Leaf Litter Is Not Garbage
As deciduous trees prepare for the cold and dreary winter weather of the Northeast, they go dormant and shed their food-making factories, leaves. While many of us feel that this is a grueling time of year—keeping up with falling leaves in order to keep our park paths safe and our lawns from suffocating—we overlook the magic of leaves. Leaves are made of nutrients discarded from trees that are waiting to be recycled back to nature, not scrapped.
Under the cleanliness features of the Parks Inspection Program, leaves can be considered litter. However, PIP ratings standards have been modified so that leaves can be left in planting beds: “Natural debris will not be rated unacceptable unless it presents a safety hazard and is considered an Immediate Attention, i.e. leaves obscuring steps.” We all know that leaves are slippery, especially when wet, and even worse when covered with snow and ice. Leaves should be removed from all paved surfaces, synthetic turf and sandboxes.
However, in the world of horticulture, leaf litter is part of an important layer of dead plant material made up of leaves, bark, needles and twigs that have fallen to the ground. The term “soil food web” refers to the collection of micro-organisms in the soil that break down leaf litter and turn it into a rich, organic layer that supports life above and below the soil's surface. A healthy soil food web helps soil retain nutrients and fertilizers, increases water and air retention, improves soil structure, modifies pH, and can even break down toxins such as pesticides and heavy metals.
Soils are made up of 45% minerals that come from the parent material (bedrock or material deposited by wind, water or ice), 25% water, 25% air and only 5% organic matter. Soil organic matter consists of plant and animal residues in various stages of decomposition, and is the driving force behind the soil web; it can form naturally or can be made by composting. Only leaves that cannot be separated from garbage should be sent to landfills. All other leaves can be used to enhance the soil food web as decomposed organic matter.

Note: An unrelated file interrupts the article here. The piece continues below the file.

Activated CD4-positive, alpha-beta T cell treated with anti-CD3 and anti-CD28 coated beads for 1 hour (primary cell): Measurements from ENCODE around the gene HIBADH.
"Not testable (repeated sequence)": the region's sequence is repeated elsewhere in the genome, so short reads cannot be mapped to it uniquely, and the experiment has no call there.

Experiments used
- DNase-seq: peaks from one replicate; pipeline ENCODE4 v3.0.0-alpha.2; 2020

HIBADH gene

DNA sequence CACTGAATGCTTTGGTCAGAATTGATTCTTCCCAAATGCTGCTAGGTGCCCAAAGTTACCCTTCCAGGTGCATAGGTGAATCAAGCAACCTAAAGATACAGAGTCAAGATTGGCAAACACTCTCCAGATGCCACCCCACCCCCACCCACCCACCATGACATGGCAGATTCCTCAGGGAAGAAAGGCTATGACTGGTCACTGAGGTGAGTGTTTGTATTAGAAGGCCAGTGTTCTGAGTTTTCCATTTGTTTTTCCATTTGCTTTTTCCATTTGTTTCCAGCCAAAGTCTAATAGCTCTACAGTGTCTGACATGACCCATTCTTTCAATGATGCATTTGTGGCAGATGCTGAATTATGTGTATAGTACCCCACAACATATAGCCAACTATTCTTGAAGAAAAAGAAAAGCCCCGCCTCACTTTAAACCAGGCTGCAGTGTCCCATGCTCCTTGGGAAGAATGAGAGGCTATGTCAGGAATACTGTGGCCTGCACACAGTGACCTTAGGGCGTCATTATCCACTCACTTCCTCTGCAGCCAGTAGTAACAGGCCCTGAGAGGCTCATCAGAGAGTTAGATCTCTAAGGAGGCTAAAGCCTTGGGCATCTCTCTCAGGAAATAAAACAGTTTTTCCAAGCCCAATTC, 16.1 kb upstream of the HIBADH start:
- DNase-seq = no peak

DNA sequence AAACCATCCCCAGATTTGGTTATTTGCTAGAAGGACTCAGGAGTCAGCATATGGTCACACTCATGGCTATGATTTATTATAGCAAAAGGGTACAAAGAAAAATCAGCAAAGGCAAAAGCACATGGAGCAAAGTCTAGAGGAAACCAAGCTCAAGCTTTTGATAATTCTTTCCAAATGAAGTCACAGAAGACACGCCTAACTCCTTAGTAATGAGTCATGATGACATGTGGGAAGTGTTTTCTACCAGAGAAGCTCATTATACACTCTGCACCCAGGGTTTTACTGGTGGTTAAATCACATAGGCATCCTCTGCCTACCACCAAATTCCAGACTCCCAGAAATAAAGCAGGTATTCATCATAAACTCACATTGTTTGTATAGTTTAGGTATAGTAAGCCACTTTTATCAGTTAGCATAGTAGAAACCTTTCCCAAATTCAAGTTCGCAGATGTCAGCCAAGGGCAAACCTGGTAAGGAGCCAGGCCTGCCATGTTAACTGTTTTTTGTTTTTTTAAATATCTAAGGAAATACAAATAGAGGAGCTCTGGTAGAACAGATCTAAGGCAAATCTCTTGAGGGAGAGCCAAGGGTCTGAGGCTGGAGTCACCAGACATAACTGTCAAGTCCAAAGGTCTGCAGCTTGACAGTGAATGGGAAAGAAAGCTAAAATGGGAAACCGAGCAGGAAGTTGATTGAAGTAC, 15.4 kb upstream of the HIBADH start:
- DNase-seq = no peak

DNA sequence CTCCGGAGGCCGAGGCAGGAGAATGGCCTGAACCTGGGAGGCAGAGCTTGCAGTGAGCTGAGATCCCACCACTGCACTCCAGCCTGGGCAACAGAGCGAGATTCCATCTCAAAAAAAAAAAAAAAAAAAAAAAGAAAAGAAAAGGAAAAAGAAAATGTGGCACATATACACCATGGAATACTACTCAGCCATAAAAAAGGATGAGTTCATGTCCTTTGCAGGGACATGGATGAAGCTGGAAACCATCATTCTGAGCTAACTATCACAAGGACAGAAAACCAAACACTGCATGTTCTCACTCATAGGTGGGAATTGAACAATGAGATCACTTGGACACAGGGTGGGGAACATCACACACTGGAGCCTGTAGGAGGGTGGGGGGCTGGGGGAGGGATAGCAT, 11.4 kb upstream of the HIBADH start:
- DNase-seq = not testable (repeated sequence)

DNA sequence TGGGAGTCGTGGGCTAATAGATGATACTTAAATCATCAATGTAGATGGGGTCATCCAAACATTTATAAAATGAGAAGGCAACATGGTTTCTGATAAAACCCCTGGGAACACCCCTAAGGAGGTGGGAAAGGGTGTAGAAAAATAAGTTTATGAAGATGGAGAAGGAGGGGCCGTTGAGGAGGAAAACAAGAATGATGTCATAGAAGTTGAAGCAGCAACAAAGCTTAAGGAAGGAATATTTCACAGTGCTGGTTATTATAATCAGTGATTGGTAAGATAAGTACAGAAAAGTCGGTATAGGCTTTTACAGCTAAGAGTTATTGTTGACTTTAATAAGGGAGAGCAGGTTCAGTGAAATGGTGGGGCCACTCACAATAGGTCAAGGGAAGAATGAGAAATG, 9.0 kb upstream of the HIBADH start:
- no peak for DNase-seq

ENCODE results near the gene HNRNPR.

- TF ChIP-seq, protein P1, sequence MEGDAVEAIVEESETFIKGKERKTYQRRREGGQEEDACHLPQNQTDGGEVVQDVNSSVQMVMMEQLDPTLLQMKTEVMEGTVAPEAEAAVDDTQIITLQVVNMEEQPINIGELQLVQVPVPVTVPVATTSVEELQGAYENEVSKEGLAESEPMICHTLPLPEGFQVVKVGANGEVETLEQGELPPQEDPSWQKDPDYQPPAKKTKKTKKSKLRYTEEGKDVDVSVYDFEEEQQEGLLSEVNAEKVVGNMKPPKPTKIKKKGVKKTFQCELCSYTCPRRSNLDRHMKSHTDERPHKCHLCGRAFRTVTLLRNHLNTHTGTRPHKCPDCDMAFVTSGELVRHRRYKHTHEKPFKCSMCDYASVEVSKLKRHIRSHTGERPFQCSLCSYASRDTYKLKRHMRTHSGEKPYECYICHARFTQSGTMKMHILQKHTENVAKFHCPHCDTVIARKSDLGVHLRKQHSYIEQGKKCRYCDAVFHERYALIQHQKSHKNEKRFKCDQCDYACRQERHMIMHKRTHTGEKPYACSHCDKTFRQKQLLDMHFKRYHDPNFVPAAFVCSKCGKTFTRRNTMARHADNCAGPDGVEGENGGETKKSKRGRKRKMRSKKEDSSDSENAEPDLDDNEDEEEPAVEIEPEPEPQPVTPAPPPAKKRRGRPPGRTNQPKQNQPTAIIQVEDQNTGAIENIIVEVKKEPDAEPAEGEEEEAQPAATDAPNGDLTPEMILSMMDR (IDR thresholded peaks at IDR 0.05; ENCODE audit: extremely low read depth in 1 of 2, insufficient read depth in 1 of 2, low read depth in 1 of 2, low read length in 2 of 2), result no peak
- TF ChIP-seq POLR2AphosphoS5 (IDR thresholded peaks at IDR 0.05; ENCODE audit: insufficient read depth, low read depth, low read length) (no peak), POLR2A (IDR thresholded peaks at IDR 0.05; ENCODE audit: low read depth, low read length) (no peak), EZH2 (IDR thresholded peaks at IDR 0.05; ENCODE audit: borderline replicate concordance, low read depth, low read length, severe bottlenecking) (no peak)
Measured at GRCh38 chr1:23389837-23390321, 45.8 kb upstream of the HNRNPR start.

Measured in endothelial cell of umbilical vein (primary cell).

Ideally, every park would have a compost bin, where leaves could be collected, mixed with carbon rich green material (grass cuttings, herbaceous weeds, and manure) and turned regularly to allow for good air circulation. The compost could then be used as an organic additive rich in nutrients and biological activity. However, managing a large compost pile is time consuming, requires heavy equipment, is hard to site, and can become unsightly. Small compost bins can be just as effective, and can be as simple as a chicken wire holding unit tucked into a mixed shrub and perennial border or a 10’ by 10’ fenced area outside of a playground.
Alternatively, leaves can be allowed to compost in place. Leaf litter acts as a natural mulch and can prevent erosion and suppress weeds. Sometimes leaves become too thick and threaten to smother lawns or perennials and groundcover and should be removed. Keep mulch mowing as late as possible into the fall until the leaves on the lawn become too thick and can no longer be shredded by the mower. At that point, consider relocating the leaves to wooded areas. Be sure to keep leaf litter away from plant stems and trunks to prevent crown rot. Remember that certain landscapes, such as alpine gardens, do not like rich organic matter high in nutrients.
Increased composting is a goal of Sustainable Parks. Leaf litter should be treated as a valuable resource and not a nuisance.
If you are interested in learning more about composting, please reach out to me at Central Forestry and Horticulture at email@example.com or 718 760-6846.
Submitted by Crista Carmody
QUOTATION FOR THE DAY
“When we contemplate the whole globe as one great dewdrop, striped and dotted with continents and islands, flying through space with other stars all singing and shining together as one, the whole universe appears as an infinite storm of beauty.”
Travels in Alaska, 1915